ethical code, although it may differ from that of the rest of society. They are likely to be diagnosed with
antisocial personality disorder in adulthood.
Symbiotic psychosis (choice E) is a developmental disorder of early childhood. It is characterized by
profound reaction to separation, but also by severe developmental and social retardation.
13. The correct answer is E. The patient is hypokalemic and alkalotic, yet is still spilling abnormal
amounts of potassium into the urine. A plausible explanation is that she is taking a diuretic drug. Athletes
often use diuretics to reduce weight, and diuretic use can trigger a metabolic alkalosis with increased
bicarbonate levels and significant potassium loss.
Aldosterone deficiency (choice A) would produce hyponatremia and hyperkalemia.
Hyperventilation (choice B) would produce a respiratory alkalosis with decreased bicarbonate.
Diabetes mellitus with ketoacidosis (choice C) would cause a metabolic acidosis, characterized by a
decreased serum bicarbonate.
Anabolic steroid use (choice D) would probably not produce any marked changes in electrolytes.
14. The correct answer is D. The suprachiasmatic nucleus is a hypothalamic nucleus involved, along
with the pineal gland, with generation of circadian rhythms. A lesion of this nucleus would disrupt the
regulation of circadian rhythms, producing the symptoms described in the question stem.
The accessory optic nucleus (choice A) is involved in eye movements rather than circadian rhythms.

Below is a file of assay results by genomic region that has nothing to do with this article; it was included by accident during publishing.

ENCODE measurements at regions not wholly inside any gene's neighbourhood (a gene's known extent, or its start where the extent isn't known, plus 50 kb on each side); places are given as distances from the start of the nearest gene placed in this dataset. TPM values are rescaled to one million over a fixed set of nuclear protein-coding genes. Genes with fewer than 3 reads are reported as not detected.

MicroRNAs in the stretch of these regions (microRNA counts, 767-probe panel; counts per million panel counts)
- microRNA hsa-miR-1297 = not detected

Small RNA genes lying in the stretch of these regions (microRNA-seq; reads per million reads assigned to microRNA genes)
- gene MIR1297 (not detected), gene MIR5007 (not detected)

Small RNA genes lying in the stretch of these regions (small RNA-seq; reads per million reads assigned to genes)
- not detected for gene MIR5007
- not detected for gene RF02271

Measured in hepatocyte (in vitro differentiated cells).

The lateral preoptic nucleus (choice B) is an interstitial nucleus of the medial forebrain bundle rostral to
the lateral hypothalamic area. This nucleus is not involved in the generation or maintenance of circadian
The pretectal nucleus (choice C) is thought to be involved in the pupillary light reflex and some types of
eye movements, rather than in circadian rhythms.
The supraoptic nucleus (choice E) is one of the magnocellular hypothalamic nuclei involved in oxytocin
and vasopressin secretion.
15. The correct answer is B. The dashed curve is shifted to the right along the x-axis, indicating an
increase in volume of the cells. The volume of the cells is greater in solution Y because of cellular
swelling as water flows into the relatively hypertonic cells from the relatively hypotonic solution
If solution Y were relatively hypertonic (choice A), the cells would shrink as water flowed out of the
cells into the solution, and curve Y would be left-shifted with respect to curve X.
If solution Y were isoosmotic (choice C) with solution X, there would be no volume change and the two
distributions would be identical. Another way of saying this is that the two solutions are isotonic (choice
D) with respect to each other.
16. The correct answer is C. The input–output relationship between a motor neuron and the muscle
cells that it innervates is one-to-one. Each action potential in the neuron causes an action potential in all
of the muscle cells that are innervated by the motoneuron. With increased frequency of muscle action
potentials, accumulation of calcium causes summation of force, potentially leading to tetanic contraction.
Thus, increased action potential frequency in a motoneuron increases force developed in the muscle.
Choices A and B are incorrect because both the amplitude (choice A) and duration (choice B) of muscle
action potentials are constant in normal conditions; these are referred to as the all-or-none properties of
the action potential.
There is only a single endplate on a muscle fiber, so the number of active endplates on the muscle fiber
(choice D) is incorrect.
Increasing the rate of synthesis of acetylcholine (choice E) would increase the amount of acetylcholine
released by the axon terminal; however, the amount of acetylcholine released by the nerve terminal at a
normal neuromuscular junction is always sufficient to bring the skeletal muscle membrane to threshold.
So increasing the amplitude of the endplate potential would not affect muscle force.
17. The correct answer is E. Elderly women are particularly prone to develop varying degrees of